I agree, Ivan. I think given how prevalent the use of composites is becoming in everything from automobiles to aircraft, most of the CAD and CAE vendors have and will continue to incorporate composite functionality into their core platforms.
With more and more composites on the horizon this can only be a smart move on their part. Getting these tools into the ands of designers and engineers will speed adoption and in the long term drive down costs. I am sure it will also affect the strength and quality of the parts it produces.
A new service lets engineers and orthopedic surgeons design and 3D print highly accurate, patient-specific, orthopedic medical implants made of metal -- without owning a 3D printer. Using free, downloadable software, users can import ASCII and binary .STL files, design the implant, and send an encrypted design file to a third-party manufacturer.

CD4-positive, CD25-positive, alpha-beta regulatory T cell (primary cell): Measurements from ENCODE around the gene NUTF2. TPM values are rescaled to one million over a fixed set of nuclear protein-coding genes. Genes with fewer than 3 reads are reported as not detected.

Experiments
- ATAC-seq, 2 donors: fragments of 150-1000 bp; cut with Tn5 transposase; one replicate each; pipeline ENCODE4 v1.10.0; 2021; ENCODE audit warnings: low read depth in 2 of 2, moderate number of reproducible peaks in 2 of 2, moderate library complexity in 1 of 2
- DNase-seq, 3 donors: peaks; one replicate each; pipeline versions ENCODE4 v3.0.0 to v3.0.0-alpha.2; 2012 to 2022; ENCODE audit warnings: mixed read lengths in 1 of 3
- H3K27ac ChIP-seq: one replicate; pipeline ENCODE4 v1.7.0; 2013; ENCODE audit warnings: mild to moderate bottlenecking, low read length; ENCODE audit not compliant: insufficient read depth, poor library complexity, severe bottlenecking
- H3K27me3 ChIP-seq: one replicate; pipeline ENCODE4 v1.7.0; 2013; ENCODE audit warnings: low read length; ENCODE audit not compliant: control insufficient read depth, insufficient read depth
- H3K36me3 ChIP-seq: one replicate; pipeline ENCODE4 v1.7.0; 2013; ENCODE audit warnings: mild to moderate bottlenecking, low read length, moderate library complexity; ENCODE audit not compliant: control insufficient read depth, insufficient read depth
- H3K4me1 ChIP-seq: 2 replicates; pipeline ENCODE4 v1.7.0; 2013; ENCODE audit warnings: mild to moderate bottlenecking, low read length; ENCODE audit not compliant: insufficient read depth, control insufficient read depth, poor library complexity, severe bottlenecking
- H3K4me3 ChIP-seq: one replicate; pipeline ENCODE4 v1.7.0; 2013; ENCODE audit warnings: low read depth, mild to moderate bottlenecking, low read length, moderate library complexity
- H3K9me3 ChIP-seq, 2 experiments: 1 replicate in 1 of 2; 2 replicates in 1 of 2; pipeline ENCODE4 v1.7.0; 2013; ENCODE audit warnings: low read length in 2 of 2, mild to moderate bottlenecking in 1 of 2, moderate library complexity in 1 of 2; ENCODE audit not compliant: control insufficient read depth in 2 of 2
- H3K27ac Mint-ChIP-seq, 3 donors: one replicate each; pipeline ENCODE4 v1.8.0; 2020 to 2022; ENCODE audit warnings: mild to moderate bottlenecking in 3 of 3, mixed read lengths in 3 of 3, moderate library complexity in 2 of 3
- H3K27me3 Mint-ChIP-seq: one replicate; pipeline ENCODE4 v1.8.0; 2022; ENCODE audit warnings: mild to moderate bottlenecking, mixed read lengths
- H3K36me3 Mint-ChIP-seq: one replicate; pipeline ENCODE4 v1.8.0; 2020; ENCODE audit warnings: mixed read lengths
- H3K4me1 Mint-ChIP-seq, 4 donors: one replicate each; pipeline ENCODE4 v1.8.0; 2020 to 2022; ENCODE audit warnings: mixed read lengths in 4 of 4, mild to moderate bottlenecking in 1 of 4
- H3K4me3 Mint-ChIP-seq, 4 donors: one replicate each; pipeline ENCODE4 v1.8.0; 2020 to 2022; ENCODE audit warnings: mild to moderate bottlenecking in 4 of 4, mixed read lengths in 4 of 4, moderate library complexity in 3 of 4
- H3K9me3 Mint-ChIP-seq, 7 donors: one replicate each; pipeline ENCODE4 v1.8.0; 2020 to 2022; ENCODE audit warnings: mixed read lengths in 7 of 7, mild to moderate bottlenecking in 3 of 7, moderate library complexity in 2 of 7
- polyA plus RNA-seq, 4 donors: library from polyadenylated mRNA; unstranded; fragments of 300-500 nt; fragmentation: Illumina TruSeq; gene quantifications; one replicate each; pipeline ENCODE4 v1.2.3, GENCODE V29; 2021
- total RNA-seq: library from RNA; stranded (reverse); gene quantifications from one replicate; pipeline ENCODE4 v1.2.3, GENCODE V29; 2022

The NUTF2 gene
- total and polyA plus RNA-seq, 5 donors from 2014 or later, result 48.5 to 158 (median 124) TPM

For industrial control applications, or even a simple assembly line, that machine can go almost 24/7 without a break. But what happens when the task is a little more complex? That’s where the “smart” machine would come in. The smart machine is one that has some simple (or complex in some cases) processing capability to be able to adapt to changing conditions. Such machines are suited for a host of applications, including automotive, aerospace, defense, medical, computers and electronics, telecommunications, consumer goods, and so on. This discussion will examine what’s possible with smart machines, and what tradeoffs need to be made to implement such a solution.